Caribbean Tourism Guardedly Optimistic About Summer Travel
CTO countries have worked tirelessly to contain the coronavirus and reopen their economies.
The Caribbean is beginning to reverse the slide which began at the end of March 2020.
There is increasing evidence that pent-up demand is roaring back much earlier and at a much quicker pace than predicted.
With the 2021 summer season under way, there is increasing evidence in the marketplace that pent-up demand is roaring back much earlier and at a much quicker pace than forecasters had predicted. At the same time, the Caribbean Tourism Organization (CTO) is encouraged by the data from our member countries, who have worked tirelessly to contain the coronavirus and reopen their economies.
Although on the surface, a 60 percent decline in the first quarter of 2021, compared to the same period last year, may not seem encouraging, a closer examination would suggest that the Caribbean is beginning to reverse the slide which began at the end of March 2020.
This is being demonstrated by a decrease in the levels of decline which the Caribbean has been recording for the past fifteen months. The first quarter of 2020 was the last period of regular levels of travel, when 7.3 million international overnight visitors (tourist arrivals) visited the region. In January and February 2021, arrivals to the region declined by just over 71 percent when compared to the same two months last year. However, the 16.5 per cent drop in March 2021 compared to March 2020 is an indication of a level of reversal of the trend of declining numbers of tourist arrivals.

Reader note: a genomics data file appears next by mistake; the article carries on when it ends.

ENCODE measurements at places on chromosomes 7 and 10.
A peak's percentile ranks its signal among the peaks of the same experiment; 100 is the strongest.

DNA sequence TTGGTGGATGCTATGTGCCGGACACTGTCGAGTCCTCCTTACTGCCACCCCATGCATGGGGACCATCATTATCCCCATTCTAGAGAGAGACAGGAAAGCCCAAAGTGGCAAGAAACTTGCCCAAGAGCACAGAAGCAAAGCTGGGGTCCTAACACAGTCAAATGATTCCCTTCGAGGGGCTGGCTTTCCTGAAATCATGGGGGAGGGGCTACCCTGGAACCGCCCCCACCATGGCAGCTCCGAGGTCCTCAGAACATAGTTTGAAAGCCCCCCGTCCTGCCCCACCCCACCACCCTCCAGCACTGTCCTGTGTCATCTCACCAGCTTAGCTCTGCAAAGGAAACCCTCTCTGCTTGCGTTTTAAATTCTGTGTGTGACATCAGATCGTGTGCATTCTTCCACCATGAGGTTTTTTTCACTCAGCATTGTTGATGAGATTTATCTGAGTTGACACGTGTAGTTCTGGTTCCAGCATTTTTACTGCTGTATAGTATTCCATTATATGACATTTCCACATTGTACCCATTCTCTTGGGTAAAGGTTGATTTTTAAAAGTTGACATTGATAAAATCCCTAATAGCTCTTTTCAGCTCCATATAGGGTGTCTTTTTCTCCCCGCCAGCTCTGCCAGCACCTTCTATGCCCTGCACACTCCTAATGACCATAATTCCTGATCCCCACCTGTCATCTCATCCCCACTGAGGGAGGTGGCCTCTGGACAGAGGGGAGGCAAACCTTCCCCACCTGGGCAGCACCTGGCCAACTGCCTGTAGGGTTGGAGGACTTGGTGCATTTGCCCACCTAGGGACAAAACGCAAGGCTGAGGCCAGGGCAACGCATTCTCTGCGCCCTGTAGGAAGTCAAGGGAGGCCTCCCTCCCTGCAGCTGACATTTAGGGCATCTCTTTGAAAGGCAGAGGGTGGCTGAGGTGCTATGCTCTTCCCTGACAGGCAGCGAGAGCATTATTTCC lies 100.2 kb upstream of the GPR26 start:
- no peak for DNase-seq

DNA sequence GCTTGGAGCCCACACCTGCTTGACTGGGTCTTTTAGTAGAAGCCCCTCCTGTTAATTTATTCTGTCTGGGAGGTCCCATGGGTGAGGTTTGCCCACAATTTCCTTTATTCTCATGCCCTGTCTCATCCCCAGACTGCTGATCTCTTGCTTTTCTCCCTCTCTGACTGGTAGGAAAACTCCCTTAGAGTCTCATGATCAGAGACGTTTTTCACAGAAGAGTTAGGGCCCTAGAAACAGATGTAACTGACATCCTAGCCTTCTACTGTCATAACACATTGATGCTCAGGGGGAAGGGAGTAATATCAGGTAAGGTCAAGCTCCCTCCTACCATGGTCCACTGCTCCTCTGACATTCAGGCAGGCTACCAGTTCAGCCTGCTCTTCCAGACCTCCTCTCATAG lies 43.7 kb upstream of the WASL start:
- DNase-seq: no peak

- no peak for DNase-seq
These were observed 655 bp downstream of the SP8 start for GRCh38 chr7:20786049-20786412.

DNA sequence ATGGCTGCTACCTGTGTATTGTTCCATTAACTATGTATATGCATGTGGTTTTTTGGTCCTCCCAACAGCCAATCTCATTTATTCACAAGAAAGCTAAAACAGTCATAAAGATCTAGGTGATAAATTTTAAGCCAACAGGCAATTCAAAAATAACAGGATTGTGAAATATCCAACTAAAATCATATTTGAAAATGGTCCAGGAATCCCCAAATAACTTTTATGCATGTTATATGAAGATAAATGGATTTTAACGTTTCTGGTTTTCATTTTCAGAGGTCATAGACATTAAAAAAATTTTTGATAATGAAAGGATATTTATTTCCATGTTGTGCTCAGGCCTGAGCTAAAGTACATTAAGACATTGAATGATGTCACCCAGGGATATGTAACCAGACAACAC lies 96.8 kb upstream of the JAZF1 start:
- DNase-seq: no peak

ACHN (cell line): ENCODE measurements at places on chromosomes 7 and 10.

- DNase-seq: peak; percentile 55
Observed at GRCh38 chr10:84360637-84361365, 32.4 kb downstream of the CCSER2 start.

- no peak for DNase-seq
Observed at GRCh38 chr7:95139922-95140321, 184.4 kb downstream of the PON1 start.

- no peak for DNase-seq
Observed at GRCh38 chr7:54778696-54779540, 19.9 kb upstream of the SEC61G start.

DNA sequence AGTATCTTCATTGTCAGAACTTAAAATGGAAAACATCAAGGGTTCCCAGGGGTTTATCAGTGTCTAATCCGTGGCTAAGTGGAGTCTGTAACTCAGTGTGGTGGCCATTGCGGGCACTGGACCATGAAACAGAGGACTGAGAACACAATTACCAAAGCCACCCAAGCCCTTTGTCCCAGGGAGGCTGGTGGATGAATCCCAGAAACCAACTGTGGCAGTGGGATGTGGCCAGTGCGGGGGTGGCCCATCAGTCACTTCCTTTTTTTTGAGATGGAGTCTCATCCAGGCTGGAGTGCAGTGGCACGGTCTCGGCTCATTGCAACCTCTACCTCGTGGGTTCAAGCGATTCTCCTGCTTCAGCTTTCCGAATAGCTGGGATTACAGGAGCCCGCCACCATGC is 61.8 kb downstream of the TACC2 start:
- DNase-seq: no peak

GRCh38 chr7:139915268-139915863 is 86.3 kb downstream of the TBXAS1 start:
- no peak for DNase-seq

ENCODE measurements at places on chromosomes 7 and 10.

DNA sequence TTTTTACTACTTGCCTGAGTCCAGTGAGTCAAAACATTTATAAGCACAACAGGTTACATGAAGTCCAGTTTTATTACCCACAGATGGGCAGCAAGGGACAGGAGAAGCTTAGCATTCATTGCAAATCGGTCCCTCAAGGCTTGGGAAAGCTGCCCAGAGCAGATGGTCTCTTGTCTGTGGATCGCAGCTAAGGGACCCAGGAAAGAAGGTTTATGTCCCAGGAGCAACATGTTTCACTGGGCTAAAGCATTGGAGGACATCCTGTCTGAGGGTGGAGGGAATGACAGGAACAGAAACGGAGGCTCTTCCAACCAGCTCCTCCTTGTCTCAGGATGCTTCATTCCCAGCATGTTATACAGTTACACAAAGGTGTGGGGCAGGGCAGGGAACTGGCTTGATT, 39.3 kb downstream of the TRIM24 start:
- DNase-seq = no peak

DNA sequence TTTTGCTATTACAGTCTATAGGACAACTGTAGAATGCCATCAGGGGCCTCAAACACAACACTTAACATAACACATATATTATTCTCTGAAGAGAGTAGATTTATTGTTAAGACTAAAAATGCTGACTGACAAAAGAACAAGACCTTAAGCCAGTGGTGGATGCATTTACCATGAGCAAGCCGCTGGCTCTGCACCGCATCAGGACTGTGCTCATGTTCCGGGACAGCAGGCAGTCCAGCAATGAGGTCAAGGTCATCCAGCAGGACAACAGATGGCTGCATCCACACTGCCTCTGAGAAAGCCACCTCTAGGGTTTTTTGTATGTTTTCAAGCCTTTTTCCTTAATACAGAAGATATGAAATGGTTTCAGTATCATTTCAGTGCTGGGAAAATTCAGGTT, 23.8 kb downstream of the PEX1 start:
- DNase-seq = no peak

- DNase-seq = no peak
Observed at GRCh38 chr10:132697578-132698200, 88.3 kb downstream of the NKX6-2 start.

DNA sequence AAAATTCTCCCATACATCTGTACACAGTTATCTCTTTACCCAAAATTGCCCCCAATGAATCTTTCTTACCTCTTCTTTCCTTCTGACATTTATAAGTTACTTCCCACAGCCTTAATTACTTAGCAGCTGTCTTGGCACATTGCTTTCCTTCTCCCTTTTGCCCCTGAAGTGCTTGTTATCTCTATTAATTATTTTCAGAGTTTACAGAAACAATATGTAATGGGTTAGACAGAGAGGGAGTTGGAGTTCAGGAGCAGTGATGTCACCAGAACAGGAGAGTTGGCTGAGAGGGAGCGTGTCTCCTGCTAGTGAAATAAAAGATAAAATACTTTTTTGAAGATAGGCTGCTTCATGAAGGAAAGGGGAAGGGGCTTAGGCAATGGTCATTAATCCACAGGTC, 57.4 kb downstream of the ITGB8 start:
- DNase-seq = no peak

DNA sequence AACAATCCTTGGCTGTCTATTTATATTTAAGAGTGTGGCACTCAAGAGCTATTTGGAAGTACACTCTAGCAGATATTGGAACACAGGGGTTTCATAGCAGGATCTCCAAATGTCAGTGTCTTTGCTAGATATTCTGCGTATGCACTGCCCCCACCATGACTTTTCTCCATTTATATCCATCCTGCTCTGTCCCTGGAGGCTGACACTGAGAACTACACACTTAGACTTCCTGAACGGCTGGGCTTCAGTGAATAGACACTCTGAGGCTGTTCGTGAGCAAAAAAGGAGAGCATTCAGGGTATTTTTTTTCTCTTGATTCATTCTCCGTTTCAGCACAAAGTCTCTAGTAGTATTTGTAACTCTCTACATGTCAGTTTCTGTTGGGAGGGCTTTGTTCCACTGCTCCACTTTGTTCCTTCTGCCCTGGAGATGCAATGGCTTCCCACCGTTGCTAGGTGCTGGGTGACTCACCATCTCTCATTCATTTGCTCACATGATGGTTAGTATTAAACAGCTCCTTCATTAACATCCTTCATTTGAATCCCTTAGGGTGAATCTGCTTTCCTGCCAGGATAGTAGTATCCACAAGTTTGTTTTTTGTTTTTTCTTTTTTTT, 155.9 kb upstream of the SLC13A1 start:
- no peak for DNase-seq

The data collected from twelve destinations reporting tourist arrivals for April 2021 shows that each of these destinations registered growth, when compared to April 2020, when tourism activity was curtailed globally. Similarly, tourist arrivals bounced back in the destinations reporting data for May. It must be pointed out, however, that the number of stay-over visitors is still below the corresponding levels in 2019.
Recent statements made by key aviation players for whom the Caribbean is an important market, have been encouraging. During our recent series of online discussions, both the CEO of British Airways, Sean Doyle, and the VP of sales for the Caribbean at American Airlines, Christine Valls, spoke of the high levels of interest in travel to the region. In fact, Ms. Valls indicated that the Caribbean has been booming for American Airlines, with an average 60 per cent load factor by late May 2021, and that the airline planned to have more daily flights to the region this summer than it did in 2019. American Airlines told the CTO this week that it added five new routes to the Caribbean this summer, with a sixth to be added in November – and will serve 35 destinations in the Caribbean.
Based on these indicators, the CTO is guardedly optimistic about the prospects for summer travel, and for the rest of the year into 2022.
It is recognized that any optimism must be tempered by the fact that new COVID-19 cases are rising rapidly in both the UK and the US, two of the Caribbean’s major source markets. These are signs that the virus remains a major threat which can quickly reverse any progress we have made.